Flat Broke With Two Goats

Flat Broke With Two Goats

A Memoir

Book - 2018
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A charming memoir of one woman's unexpected journey from country chic to backwoods barnyard.
McGaha never thought she would be pulling camouflage carpet off her ceiling or rescuing opossums from her barn and calling it "date night." Most importantly, she never thought she would only have $4.57 in her bank account. After she and her husband discovered that they owed a lot of back taxes, they foreclosed on their suburban home and moved to a one-hundred-year-old cabin in a North Carolina holler. What started as a last-ditch effort to settle debts became a journey that revealed both the joys and challenges of living close to the land.
Publisher: Naperville, Illinois :, Sourcebooks,, [2018]
Description: 356 pages ; 21 cm
Copyright Date: ©2018
ISBN: 9781492655381
1492655384
Branch Call Number: 930.97568 McG

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LauraSteinert
Oct 16, 2018

I didn't quite finish. It is like listening to someone who has messed up over and over again harping on why it isn't her fault that she lived well beyond her means and lost her home, and had to live in a house that just wasn't up to her standards, then ran away form home on the flimsy excuse of she wanted to work more.... Then when she started in on buying goats to breed, I just couldn't take any more. Goats are EXPENSIVE--feed, minerals, baking soda, vet bills, vaccinations, etc, and need constant attention. I just couldn't take any more whining.

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brangwinn
May 02, 2018

That saying “When given lemons, make lemonade” is so appropriate. When foreclosure and the nonpayment of federal and state taxes force the McGaha’s to move to a remote rundown cabin often filled with mice and snakes, they make yogurt and soap from goat milk. How they left suburbia and came to love the hillbilly life is beyond me but I learned so much about how to sex goats and chickens and along with that how caring for animals changed the human perspective on what is important. Thank to KCLS in making this a community read, I read a book I would not have picked up and I’m glad I did read it. I’ve recommended it to four people, a day after I finished reading it.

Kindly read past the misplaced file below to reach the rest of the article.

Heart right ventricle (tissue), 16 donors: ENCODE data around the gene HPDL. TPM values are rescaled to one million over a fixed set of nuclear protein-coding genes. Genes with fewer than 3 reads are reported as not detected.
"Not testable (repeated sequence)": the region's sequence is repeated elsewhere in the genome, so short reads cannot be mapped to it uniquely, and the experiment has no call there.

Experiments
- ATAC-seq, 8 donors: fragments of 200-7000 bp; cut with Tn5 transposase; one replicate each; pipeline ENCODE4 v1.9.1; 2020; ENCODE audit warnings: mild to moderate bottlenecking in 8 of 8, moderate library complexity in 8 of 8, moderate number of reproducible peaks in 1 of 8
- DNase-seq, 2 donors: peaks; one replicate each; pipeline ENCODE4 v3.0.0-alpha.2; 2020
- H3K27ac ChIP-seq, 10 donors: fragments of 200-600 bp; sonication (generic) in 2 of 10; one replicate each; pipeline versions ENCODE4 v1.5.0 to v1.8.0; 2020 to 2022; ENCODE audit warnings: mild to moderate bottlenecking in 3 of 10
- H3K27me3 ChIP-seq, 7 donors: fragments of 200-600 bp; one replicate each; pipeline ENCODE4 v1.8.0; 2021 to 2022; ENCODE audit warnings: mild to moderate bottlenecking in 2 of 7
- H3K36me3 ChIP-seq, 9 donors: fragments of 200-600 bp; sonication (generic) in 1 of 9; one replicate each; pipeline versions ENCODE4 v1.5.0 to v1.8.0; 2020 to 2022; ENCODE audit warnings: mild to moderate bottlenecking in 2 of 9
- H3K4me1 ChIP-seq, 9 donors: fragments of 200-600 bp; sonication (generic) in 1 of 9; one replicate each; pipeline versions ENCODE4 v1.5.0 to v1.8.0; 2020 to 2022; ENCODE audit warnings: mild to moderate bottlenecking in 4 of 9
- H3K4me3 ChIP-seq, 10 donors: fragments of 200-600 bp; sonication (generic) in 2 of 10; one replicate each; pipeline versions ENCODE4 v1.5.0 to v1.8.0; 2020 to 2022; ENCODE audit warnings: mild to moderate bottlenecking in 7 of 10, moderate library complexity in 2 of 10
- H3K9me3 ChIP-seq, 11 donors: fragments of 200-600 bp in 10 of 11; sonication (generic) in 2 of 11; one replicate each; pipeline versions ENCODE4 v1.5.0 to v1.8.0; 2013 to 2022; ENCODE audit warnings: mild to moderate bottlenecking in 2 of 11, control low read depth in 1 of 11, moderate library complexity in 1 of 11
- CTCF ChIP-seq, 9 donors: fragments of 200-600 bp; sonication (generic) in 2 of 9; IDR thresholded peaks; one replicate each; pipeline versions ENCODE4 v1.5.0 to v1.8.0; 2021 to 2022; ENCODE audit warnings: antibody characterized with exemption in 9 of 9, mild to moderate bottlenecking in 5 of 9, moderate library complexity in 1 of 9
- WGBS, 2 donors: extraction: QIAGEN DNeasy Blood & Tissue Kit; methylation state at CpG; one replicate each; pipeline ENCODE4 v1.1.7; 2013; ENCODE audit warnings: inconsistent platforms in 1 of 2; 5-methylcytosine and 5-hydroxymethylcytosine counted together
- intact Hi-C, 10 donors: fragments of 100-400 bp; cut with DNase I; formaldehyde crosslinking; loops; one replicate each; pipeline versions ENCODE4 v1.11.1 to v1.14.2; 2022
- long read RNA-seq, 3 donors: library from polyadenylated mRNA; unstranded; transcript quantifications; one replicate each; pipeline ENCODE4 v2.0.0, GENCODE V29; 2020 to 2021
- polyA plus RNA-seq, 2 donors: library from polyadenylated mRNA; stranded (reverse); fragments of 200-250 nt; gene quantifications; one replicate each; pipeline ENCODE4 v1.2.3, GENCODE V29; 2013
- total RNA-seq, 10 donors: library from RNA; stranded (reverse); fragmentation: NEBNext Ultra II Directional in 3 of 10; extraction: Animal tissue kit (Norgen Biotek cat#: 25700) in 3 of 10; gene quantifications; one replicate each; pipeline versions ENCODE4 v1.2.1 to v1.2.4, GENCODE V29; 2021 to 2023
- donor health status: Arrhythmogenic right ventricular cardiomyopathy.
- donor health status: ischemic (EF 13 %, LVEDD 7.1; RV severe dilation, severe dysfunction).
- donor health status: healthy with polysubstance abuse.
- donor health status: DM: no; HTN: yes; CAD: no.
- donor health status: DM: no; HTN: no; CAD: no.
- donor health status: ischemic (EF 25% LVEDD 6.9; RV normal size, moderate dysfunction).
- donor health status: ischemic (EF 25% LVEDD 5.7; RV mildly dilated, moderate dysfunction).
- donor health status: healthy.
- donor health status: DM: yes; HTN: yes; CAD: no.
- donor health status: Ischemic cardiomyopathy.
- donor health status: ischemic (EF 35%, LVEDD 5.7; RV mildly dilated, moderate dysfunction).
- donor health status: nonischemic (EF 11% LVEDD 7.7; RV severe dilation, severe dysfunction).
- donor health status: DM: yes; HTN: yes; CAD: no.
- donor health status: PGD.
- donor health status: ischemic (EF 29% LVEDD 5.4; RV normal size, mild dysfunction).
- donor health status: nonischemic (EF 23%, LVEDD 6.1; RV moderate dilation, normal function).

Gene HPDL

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lilypad_1
Feb 21, 2018

This author went through fire and ice to get to her understanding of her place in the world. This is a very good read, from upper middle class to owing the IRS hundreds of thousands she and her husband had a very long journey- and surprisingly they took it together. The fact that they learned the art of goat breeding and gardening for sustenance made it fascinating to me. Her emotional journey and not letting herself off the hook and forgiveness was even more inspiring. A very good read.

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TheresaAJ
Feb 06, 2018

It's been a while since I've been compelled to read a book in almost one sitting but this unexpected gem of a memoir did just that for me. Part of the book's appeal was its setting in the western North Carolina mountains where my parents lived for 20 years and part was the author's writing style and unflinching honesty about the lifestyle choices that left them broke after the 2008 recession. When their financial circumstances left them living in an almost abandoned cabin in a rural area, Jennifer and David become unwitting, and often unknowing, modern-day homesteaders. As the author moves between the present day and her family's history, the reader is forced to wonder how he or she would cope if a home was foreclosed and the IRS came knocking on your door. As the author wrote in the interview section of the book, "If our home had never been foreclosed or the IRS had not come knocking on our doors, I would probably still be floundering in the illusion of my upper-middle-class life." This memoir would make good fodder for a book club discussion.

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